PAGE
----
EUJS President Benny Fischer attended a training seminar run by the OSCE - The Organization for Security and Co-operation in Europe on "Advancing Tolerance and Non-Discrimination through Coalition Building and Co-operation". On Wednesday, a panel discussion was held, bringing together Civil Society Organisations (CSOs) with National Points of Contact on Combating Hate Crimes (NPCs) from all OSCE member states. During this, Benny gave a presentation on some of the outcomes achieved with the CSO-working group to the panel.
Both EUJS and AGBU Europe presented the “Europe of Diasporas” project as a successful example for strengthening collaboration and enhancing partnerships to build strong coalitions between minority groups. The conference was attended by Civil Society Organization representatives of OSCE member states who discussed hate crimes and other acts of intolerance targeting religious, national and racial minorities, migrants, LGBT people, and other vulnerable groups and the opportunities for building coalitions to overcome the challenges they face. At this conference, Ruben Davtyan (AGBU Europe), Benjamin Fischer (European Union of Jewish Students) and Ismael Cortés Gómez (Phiren Amenca) presented the project “Europe of Diasporas”and stressed the important role of the project in building collaboration between Europe’s diasporas.
“The project should help us to create a category in Europe for diasporas on their own rights, and to articulate a framework to make us all stronger. We should no longer be defined by what we lack, but by what we contribute: not stateless, but networked for instance; not exiles, but partners in European history from the beginning; not dispersed, but European in scale; not victims to be defended, but actors” – said Ismael Cortés Gómez in his speech.
Parallel to the conference, the annual meeting of National Points of Contact on hate crimes was held in order to foster dialogue between civil society participants and government officials. Addressing the importance of the cooperation between civil society and governments, Wade Henderson (US), President of the Leadership Conference on Civil and Human Rights said: “Building coalitions across the wide spectrum of civil society is an incredibly powerful tool to create the will to counter hate crimes and other acts of bigotry and intolerance. […]. By working in a coalition, we are able to present common approaches and develop effective strategies to meet our common goals.”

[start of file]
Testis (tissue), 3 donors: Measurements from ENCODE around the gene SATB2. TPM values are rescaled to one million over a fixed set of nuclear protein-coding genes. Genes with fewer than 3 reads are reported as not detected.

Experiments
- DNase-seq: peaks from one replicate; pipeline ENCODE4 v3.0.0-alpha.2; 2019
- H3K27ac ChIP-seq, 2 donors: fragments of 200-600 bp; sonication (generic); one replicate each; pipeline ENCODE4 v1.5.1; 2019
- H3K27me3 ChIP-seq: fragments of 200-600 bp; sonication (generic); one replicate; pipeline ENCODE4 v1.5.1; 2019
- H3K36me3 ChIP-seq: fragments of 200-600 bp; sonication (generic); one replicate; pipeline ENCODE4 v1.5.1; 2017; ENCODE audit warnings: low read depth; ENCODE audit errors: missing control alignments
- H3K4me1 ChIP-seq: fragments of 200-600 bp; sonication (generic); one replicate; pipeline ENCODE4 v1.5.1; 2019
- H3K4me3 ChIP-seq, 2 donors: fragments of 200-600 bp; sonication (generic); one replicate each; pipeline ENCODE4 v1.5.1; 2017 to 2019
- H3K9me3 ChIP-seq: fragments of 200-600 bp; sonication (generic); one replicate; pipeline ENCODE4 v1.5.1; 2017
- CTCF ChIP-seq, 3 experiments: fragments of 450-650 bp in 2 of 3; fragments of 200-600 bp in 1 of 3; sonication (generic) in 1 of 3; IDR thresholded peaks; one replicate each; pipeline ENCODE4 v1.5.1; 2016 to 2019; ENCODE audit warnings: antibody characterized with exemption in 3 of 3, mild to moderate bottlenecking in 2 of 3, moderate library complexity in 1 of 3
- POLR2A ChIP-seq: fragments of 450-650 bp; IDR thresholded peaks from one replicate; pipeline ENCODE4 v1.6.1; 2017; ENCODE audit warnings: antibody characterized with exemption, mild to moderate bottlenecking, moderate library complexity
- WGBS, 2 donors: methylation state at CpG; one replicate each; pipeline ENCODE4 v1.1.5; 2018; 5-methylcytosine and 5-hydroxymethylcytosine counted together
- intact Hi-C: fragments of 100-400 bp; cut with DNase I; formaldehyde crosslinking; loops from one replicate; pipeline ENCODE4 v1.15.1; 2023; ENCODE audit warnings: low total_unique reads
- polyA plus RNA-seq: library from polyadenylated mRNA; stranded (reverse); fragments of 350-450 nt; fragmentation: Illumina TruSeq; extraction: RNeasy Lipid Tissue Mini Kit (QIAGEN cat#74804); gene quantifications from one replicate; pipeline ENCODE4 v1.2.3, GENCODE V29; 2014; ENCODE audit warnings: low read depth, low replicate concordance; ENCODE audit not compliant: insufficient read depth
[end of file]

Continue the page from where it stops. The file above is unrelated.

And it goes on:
The main outcomes of the conference were the sharing of experience and the exploration of methods for co-operation between states and civil society. The conference also examined good practices in civil society coalition-building and the best ways for civil society groups to come together and engage governments effectively. OSCE/ODIHR is planning to organize further events in the topic of hate crimes also in 2016 where the concrete incidents of hate crimes and challenges for overcoming them will be highlighted.
The “Europe of Diasporas” is a first step towards the establishment of a network of diasporas in Europe. This network will aim to help develop, affirm and popularize the notion of European diasporas and encourage the idea that identities need not be tied to a territory or to a source of authority to be legitimate and valuable.
For more information on the project “A Europe of Diasporas”: europeofdiasporas.eu